Massachusetts lawmakers pursue stricter seat-belt rule

| 1/16/2006

A group of Massachusetts lawmakers want to permit police to pull over drivers in the state who are not buckled up.

Currently, police can issue seat-belt citations to drivers only after stopping a vehicle for another traffic violation, such as speeding.

Rep. Jamie Eldridge, D-Acton, and Sen. Mark Montigny, D-New Bedford, are among the legislators pushing a primary law for seat-belt enforcement in an effort to boost the state’s 65 percent usage rate.

“The bottom line is, accidents are always going to happen, no matter what the legislature passes,” Eldridge told the North Adams Transcript. “The bill will save lives.”

An effort to adopt the stricter enforcement is expected to be brought to the House floor later this week.

Supporters are hopeful this year will be different for primary enforcement legislation. Similar efforts stalled twice since 2001 on rare tie votes in the House.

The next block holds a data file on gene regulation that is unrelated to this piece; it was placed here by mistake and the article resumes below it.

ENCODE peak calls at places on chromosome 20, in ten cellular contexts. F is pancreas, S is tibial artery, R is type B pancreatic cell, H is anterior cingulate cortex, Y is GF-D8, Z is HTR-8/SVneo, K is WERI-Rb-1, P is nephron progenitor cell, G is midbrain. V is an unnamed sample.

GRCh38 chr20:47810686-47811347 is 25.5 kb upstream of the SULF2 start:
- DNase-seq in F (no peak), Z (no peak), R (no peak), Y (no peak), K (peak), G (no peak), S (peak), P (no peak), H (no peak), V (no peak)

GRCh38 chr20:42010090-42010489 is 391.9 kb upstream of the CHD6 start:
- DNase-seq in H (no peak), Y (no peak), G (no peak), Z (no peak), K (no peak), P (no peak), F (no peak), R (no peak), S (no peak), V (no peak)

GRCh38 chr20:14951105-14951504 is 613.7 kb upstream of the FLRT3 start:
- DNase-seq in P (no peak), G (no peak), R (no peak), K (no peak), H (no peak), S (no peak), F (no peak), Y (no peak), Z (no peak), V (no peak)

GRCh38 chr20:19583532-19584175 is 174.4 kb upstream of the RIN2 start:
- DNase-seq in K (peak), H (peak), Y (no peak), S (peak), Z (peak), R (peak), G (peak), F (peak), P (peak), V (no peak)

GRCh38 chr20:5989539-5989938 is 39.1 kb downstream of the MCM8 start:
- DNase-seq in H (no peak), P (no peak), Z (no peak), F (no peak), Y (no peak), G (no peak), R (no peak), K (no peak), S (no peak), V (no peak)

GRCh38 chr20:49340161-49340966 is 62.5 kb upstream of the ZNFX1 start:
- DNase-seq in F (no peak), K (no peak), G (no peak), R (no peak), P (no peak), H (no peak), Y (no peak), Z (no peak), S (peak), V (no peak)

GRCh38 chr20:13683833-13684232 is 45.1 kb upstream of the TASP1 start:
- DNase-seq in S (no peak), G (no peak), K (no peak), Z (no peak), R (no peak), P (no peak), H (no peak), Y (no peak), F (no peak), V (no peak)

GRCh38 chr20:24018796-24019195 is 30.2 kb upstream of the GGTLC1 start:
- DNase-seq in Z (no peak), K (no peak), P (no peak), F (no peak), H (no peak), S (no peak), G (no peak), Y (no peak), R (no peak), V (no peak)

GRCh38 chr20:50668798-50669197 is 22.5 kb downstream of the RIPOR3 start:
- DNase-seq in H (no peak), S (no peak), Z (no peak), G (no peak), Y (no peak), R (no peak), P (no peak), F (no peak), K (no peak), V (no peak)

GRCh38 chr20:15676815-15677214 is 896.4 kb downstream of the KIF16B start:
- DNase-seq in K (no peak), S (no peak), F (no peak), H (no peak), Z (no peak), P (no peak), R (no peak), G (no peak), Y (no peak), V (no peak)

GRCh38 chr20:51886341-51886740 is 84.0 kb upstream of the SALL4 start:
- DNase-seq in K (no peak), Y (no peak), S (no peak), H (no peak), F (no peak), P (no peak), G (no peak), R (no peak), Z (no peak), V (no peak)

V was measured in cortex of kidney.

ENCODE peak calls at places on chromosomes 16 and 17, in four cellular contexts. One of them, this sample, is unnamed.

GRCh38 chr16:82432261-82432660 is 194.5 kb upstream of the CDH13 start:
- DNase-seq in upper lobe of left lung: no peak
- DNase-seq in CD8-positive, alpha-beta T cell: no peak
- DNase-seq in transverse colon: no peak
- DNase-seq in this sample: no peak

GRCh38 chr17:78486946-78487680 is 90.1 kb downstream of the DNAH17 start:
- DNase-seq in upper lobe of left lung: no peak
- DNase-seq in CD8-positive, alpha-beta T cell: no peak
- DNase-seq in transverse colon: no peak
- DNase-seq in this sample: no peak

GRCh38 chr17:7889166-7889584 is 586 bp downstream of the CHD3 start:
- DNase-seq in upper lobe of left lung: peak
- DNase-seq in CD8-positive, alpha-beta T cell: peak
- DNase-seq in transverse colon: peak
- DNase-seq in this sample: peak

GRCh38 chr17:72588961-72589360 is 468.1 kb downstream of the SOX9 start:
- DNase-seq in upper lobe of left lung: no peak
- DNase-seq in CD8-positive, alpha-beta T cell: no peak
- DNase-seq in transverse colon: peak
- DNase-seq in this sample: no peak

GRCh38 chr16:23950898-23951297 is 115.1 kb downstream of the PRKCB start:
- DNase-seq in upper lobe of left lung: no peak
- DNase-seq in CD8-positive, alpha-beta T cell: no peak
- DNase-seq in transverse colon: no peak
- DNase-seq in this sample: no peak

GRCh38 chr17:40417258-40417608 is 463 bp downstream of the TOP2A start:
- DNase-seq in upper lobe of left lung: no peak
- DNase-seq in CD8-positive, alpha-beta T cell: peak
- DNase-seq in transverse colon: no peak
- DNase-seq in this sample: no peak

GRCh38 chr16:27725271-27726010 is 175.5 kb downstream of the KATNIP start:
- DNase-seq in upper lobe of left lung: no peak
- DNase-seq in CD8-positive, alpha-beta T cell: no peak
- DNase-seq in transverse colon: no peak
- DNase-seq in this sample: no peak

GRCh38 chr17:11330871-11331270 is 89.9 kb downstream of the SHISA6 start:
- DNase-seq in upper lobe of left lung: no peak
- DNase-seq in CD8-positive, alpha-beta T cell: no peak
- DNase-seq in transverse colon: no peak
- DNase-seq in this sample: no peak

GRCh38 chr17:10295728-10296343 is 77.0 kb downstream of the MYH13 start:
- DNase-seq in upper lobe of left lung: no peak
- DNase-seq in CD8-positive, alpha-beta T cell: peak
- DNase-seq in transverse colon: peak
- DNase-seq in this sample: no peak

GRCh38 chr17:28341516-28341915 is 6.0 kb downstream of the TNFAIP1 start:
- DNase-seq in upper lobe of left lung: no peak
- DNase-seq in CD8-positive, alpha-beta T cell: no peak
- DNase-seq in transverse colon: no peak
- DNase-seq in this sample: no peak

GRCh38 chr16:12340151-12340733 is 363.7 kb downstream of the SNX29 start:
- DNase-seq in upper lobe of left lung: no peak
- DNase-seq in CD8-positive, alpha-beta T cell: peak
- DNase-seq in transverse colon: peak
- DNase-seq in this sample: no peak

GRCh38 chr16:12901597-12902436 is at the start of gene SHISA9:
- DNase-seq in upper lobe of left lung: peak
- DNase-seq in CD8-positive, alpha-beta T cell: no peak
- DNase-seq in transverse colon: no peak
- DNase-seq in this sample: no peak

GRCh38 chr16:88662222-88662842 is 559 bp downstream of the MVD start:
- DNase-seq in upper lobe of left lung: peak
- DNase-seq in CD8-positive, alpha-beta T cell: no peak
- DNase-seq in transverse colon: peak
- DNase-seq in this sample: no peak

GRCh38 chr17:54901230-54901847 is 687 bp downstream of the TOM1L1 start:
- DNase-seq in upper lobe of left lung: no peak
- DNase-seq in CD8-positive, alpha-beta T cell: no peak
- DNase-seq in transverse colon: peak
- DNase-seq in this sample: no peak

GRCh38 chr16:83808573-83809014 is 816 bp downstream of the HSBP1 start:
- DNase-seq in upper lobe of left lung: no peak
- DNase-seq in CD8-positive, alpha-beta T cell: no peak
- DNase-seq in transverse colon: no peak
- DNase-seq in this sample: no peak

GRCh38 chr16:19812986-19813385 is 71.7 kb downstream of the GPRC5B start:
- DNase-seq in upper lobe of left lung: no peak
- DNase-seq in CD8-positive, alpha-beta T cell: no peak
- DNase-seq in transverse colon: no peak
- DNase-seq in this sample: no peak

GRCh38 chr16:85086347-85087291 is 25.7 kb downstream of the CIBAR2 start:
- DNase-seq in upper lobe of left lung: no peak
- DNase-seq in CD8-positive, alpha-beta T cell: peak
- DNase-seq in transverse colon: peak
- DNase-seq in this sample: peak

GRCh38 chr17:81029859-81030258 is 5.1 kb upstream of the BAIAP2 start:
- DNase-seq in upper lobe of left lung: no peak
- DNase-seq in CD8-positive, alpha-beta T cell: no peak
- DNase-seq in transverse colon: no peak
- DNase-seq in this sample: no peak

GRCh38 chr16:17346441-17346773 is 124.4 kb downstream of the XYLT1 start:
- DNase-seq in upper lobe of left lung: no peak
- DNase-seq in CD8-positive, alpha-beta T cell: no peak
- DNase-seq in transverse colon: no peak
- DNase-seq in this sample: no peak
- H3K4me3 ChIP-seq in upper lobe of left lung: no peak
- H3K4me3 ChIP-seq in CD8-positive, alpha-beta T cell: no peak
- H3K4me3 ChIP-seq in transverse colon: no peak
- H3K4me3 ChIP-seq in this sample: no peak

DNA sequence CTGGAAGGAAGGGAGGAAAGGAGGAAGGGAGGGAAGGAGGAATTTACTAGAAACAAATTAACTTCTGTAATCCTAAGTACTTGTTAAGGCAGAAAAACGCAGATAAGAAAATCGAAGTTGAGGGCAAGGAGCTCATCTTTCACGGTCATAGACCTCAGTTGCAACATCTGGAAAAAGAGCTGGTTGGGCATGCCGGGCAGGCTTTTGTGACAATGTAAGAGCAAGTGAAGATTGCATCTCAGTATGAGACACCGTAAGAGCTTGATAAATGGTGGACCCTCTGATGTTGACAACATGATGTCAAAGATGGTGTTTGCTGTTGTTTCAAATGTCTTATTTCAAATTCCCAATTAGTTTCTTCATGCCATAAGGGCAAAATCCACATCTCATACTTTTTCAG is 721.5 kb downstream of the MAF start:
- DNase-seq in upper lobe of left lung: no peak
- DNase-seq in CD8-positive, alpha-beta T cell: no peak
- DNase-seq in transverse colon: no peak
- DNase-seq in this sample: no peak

Despite lawmakers’ inability to adopt stricter rules on buckling up, Massachusetts still could be in line for additional federal dollars if it passes a primary enforcement bill by Dec. 31, 2008.

The Highway Bill approved by Congress this past summer gives any state that adopts tougher seat-belt rules or achieves a belt usage rate of 85 percent one-time grant money equal to 500 percent of the highway funding they received in 2003.

Massachusetts is one of 27 states without the stricter provision. Twenty-two states allow police to pull over drivers solely for not wearing their seat belts. New Hampshire is the only state without a mandatory seat-belt law.